Michael Boll

I just came back from an iPad conference this last weekend and one of the presenters, John Burns talked about change management at his keynote. It was really quite interesting and wonderfully articulated five steps to managing change in an organization.  


Conveniently, I will just run through them for this podcast.  How easy!

    1. Create a sense of urgency.  Not to the point where you scare people. Don’t say “Tech is coming and if we don’t get on board, we will all fail.”  Instead let people know it is a focus moving forward and the organization is spending its energy in this direction.  
    2. Identify creative hotspots.  Loved this one!  There is always great things going on in the classrooms and by spotlighting these occurrences you grant public recognition to the individuals, which inspires them to continue. More importantly, it lets others know that people like them are doing great things and they can do great things too, or at least find somebody to help them other than admin.
    3. Spark conversation.  Good conversational opportunities at specific events often lead to “Yeah, I should do that too”  statements and feelings.  Have enough of these conversations and suddenly people go form should do it to actually doing it.
    4. Codify practice. Similar to spotlighting, let the world know of the great things going on.  Thanks to the communication revolution, there is little need to only share this within your organization. Get the word out via podcasts, Twitter, conferences, etc.  Nothing codifies practice like someone from the outside coming up to you and saying “wow you guys really do great things at your school.” You have to reply with “Yeah, sure!”  Then you realize you better get on board if you are not already, or feel better if you have been on board.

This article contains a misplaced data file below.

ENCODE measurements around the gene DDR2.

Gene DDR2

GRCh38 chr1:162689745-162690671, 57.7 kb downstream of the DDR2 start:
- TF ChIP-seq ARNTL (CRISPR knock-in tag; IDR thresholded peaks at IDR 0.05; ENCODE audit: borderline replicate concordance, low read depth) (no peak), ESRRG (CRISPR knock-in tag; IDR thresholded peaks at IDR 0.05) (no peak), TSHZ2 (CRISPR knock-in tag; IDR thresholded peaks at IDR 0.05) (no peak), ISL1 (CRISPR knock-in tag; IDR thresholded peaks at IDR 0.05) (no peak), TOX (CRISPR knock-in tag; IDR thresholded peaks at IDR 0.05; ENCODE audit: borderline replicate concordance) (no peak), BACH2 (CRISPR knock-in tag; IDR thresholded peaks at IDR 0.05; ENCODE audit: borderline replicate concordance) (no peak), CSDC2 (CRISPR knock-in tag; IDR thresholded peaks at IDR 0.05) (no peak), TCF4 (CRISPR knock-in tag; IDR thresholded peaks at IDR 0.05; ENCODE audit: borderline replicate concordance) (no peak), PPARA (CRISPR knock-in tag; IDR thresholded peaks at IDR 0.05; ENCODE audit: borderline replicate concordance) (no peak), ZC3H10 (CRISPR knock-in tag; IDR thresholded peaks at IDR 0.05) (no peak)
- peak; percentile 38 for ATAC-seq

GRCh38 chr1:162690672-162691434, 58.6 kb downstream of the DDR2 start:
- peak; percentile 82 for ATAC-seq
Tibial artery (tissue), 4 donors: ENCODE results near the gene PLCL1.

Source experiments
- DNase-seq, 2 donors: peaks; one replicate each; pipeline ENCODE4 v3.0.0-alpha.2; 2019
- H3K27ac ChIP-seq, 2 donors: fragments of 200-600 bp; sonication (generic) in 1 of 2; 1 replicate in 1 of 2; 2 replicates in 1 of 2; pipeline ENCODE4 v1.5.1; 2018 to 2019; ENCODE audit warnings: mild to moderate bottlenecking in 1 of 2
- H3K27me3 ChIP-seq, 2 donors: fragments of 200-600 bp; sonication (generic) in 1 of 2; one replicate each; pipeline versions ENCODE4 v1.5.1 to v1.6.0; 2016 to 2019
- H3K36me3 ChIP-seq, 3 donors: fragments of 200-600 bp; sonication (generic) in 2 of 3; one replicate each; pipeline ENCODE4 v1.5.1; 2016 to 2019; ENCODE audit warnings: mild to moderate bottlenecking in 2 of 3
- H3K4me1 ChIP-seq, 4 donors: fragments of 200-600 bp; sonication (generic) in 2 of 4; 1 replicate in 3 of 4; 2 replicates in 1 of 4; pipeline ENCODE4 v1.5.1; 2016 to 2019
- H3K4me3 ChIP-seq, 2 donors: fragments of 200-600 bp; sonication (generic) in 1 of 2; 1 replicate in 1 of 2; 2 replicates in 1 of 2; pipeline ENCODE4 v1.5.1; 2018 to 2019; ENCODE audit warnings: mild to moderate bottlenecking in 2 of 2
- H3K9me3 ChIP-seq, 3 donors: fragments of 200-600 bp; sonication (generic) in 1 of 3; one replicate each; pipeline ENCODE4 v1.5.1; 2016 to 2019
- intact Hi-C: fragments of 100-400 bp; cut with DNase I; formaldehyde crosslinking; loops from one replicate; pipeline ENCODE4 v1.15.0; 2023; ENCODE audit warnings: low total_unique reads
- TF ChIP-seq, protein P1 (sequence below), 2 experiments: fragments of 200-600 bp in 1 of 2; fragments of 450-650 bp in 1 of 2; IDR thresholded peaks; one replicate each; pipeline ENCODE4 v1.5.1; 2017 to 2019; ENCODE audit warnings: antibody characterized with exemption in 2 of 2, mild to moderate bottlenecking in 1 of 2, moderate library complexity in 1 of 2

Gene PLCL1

5. Be ready to adapt.  Get your plan in place, but know things are going to totally mess up along the way.  Plan for it; understand it is  an iterative process.  Having that attitude going in; just waiting for difficulties to jump in the way and resist you, gives you the sense of control needed to continue to push forward.   If you don’t get any resistance, that tells you that you are not really doing something very significant anyway.





Going highbrow on this one, I like the Harvard Business Review’s piece entitled, 7 Things Leaders Do to Help People Change. Interestingly, being nice, and offering advice had no appreciable positive effects on subordinates when it came to creating a culture of change, according to the article. What do work are:

  1. Inspiring others.
  2. Noticing problems.
  3. Providing a clear goal.
  4. Challenging standard approaches.
  5. Building trust in your judgment.
  6. Having courage.
  7. Making change a top priority.

Please give this wonderful, succinct, insightful article a read. It may change your leadership style.


Since Chris and Mike already covered the general perspective I’m going to talk specifically about edtech a bit since I think that is where most of the people listening are coming from.  Education Week had an interesting article about why we don’t see more changes in schools with regards to education technology.  They list many different reasons but there are 2 that stand out the  most to me.  

First, when you are trying to get people to change to a new tech tool or system I think the first thing you need to do is be very very clear about the why.  Why should I put in the time to change?  And there needs to be a very clear benefit to taking the time to change.  Simply because it’s new and will make the school look good is never enough.  

Second you need to provide training.  What I learned while being a technology coach is that no matter how much training you think will be enough, people will need more.  When we gave iPads out our teachers I thought that after a year or two they would be common enough that we wouldn’t need to provide training on how to use them.  Nope.  Each year we had more and more people interested in a 101 course on transferring data, setting up email, downloading apps and other basics that I thought we would outgrow.  If you are going to truly change the way people teach, then you need to be ready to put in the time to train them in how to do it.